|Marion County GOP Chairman|
The fact is Republican leaders in Marion County have no interest in conservative political philosophy, as epitomized by local GOP Chairman Kyle Walker calling the local homestead tax break a "taxpayer subsidy" in a press release the party issued right before the election. Rather local party leaders, both Republicans and Democrats, are motivated by the perks of power, in particular continuing with a pay-to play-culture that dominates Indianapolis politics. As a result, party leaders have tweaked rules so they, instead of elected precinct committeepersons and other party workers, exercise the real clout in the party, including picking the candidates at slating conventions. Until the Marion County GOP leadership is willing to let go of some of that power and focus on rebuilding the organization, that 80,000 vote hole is only going to get bigger. That could easily sink a Governor Mike Pence seeking a second term in 2016.
While statewide Republicans did well in house races going from holding 60 seats to holding 69 in the 100 seat legislative body, the underperformance of the Marion County GOP kept the number from being much larger. Let's look at those House seats:
HD 87: This Washington Township based district was held by Republican Cindy Noe who was opposed by Democrat Christina Hale. After the 2010 redistricting, HD 87 had a baseline of 55.1% Republican. On Election Day, Noe had 49.9% of the baseline, losing the seat by 49 votes.
HD 92: This westside district, formerly held by Republican Phil Hinkle, was redrawn to slightly improve the Republican margin which had become razor thin at the end of the last redistricting cycle. The new district (using the 2010 Marion County Recorder's Race) had a baseline of 55.4% Republican. In the race, the Republican Tim Motsinger only received 46% of the vote.
HD 97: This near southside district featured a faceoff between Republican AJ Feeney-Ruiz and Democrat Justin Moed. Feeney-Ruiz in 2011 had been a candidate for the House. While it was previously held by Democrat Mary Ann Sullivan, when the Republicans drew a map with a 52.4% Republican baseline, she decided to run (unsuccessfully) for a southside state senate district. In the biggest legislative upset of the night, Moed won with 58.2% of the vote. Feeney-Ruiz 41.8% performance fell more than 10 points behind the 52.4% baseline.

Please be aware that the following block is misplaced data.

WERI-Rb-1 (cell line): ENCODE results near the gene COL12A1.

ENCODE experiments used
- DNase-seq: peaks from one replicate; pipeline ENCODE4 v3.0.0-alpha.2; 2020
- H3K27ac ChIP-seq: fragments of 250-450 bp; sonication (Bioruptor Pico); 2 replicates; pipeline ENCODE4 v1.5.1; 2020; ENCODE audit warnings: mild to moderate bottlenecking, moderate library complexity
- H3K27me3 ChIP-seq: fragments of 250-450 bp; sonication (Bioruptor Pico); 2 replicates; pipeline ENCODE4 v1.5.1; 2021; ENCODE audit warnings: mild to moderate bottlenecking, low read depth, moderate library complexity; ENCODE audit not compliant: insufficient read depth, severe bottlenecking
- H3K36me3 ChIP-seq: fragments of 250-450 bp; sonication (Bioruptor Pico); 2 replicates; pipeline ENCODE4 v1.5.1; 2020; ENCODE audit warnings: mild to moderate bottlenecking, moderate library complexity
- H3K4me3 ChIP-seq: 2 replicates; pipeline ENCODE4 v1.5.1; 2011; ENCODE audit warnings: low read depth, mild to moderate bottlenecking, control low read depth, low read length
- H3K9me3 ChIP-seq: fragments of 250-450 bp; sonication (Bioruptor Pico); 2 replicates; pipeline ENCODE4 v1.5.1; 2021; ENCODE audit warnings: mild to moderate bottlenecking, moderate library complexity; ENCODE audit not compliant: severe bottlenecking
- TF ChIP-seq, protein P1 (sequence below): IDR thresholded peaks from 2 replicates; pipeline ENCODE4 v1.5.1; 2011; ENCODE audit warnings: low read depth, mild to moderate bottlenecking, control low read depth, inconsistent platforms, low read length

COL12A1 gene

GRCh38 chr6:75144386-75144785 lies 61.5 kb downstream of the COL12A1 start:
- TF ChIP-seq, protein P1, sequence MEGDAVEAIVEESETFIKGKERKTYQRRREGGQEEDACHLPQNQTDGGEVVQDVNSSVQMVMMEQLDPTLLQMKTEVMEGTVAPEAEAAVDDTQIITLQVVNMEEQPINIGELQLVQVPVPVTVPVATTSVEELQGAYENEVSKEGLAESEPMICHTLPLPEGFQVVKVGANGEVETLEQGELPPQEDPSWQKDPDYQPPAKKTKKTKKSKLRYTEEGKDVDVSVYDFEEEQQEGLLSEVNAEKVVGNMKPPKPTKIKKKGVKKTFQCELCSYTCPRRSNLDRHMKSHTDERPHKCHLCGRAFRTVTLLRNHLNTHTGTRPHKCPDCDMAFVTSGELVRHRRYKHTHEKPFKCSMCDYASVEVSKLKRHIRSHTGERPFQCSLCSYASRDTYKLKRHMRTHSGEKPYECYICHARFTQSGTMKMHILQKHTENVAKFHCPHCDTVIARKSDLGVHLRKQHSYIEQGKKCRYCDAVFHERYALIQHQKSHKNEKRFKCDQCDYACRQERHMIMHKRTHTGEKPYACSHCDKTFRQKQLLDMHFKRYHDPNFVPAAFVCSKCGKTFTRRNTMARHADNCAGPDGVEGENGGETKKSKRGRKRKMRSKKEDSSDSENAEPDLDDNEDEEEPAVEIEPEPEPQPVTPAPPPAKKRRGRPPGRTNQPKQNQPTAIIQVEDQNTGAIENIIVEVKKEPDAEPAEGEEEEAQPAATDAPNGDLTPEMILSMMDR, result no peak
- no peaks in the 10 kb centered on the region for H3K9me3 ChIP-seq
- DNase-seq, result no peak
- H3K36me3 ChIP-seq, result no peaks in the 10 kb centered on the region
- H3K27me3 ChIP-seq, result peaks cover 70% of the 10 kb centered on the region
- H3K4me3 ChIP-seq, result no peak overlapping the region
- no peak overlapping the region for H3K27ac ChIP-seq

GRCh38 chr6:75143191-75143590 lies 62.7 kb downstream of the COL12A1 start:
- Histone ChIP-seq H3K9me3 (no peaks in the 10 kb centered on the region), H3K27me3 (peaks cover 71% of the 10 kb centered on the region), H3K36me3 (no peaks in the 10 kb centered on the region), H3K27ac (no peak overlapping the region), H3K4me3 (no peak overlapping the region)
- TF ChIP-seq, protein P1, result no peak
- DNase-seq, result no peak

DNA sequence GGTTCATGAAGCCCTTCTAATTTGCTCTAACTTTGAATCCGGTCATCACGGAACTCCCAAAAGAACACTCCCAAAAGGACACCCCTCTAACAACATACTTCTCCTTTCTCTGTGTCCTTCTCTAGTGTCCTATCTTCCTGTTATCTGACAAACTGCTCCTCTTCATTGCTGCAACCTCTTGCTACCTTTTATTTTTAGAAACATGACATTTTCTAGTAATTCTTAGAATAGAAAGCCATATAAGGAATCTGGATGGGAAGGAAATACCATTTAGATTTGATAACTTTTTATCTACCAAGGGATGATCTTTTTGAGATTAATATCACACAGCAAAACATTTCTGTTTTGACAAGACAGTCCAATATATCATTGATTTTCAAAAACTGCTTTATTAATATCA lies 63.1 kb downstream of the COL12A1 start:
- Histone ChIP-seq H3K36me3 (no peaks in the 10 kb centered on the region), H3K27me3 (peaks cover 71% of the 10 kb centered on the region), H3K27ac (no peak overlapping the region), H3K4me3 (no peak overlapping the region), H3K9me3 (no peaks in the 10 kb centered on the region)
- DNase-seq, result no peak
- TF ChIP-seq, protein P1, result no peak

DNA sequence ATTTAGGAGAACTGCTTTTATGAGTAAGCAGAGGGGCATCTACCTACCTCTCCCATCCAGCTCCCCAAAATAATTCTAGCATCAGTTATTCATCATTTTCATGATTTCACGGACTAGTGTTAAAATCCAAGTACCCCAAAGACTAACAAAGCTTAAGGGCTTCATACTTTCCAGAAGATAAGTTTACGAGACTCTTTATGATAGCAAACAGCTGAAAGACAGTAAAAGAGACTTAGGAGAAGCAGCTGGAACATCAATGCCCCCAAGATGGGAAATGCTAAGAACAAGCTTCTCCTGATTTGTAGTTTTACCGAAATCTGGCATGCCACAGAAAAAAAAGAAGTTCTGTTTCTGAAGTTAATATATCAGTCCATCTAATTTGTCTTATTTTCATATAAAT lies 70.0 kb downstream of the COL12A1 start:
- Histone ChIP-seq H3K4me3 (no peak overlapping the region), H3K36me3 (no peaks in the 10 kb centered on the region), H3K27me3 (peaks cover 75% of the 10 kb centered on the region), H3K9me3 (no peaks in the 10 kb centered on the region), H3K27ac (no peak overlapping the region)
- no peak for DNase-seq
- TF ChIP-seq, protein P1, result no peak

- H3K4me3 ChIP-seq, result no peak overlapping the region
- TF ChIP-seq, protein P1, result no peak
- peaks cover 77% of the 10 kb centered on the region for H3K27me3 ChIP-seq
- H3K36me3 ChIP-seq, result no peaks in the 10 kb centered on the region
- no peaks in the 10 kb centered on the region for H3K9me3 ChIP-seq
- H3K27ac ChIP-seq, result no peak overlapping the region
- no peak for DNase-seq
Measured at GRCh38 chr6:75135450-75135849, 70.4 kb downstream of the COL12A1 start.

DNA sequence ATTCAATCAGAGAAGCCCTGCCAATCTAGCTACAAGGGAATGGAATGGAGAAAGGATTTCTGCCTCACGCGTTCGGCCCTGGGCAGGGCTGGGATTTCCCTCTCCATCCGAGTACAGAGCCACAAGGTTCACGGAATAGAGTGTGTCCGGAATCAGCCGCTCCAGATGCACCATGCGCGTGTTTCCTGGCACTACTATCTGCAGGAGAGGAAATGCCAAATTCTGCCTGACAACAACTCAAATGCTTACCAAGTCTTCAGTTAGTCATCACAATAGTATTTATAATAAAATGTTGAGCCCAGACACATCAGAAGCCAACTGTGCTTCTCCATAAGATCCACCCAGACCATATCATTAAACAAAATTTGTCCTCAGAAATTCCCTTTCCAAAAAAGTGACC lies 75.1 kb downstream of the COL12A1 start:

In other Marion County house races that featured head-to-head matchups between the parties, Democrats ran ahead of their baselines.
HD 86: Baseline 54.6% Democrat; incumbent Democrat Ed Delaney ran at 60.1%
HD 91: Baseline 63.7% Republican; incumbent Republican Robert Behning received 59.7% of the vote.
HD 93: Baseline 65.7% Republican; incumbent David Frizzell won 63.8% of the vote.
HD 96: Baseline 83.9% Democrat; in a three way race, Democrat Greg Porter won with 83.2% of the vote, a spread of 70.2% over his Republican rival Karl Scharnberg who received 13% of the vote. The spread on the baseline is 66.2%. Libertarian Wesley Bishop received 3.2% of the vote.
HD 99: Baseline 79.4 Democrat; incumbent Vanessa Summers ran at 83.3% despite facing the well-funded Republican Dr. David Blank.
The only house seat where I saw a Republican candidate running ahead of the 2010 baseline was House District held by House Speaker Brian Bosma. That district, which is only partially contained in Marion County, had a Republican baseline of 63.2%. Bosma received 64.4% of the vote.
While my focus has been on the Indiana House seats, I can't overlook the 7th Congressional District in Marion County. After the 2010 redistricting the district was 58.1% Democrat. (Some people tried to claim it was close to a 50-50 district after redistricting. They were wrong. It is only slightly less Democratic). Incumbent Democrat Andre Carson ran at 62.8%, far ahead of the baseline and his energetic Republican opponent, Carlos May, who is widely hailed as an excellent candidate.
These races all show a weakening of the Marion County GOP, not only the organization and the electorate. The problem is the local GOP party leaders are unwilling to give up the dictatorial power they currently wield in order to rebuild the party. For example, the county chairman appoints over 80% of the voters who attend county-wide slating. Lower level party workers (and voters) are increasingly figuring out that slating is about the chairman and his lieutenants taking the nomination of candidates away from party workers and primary voters.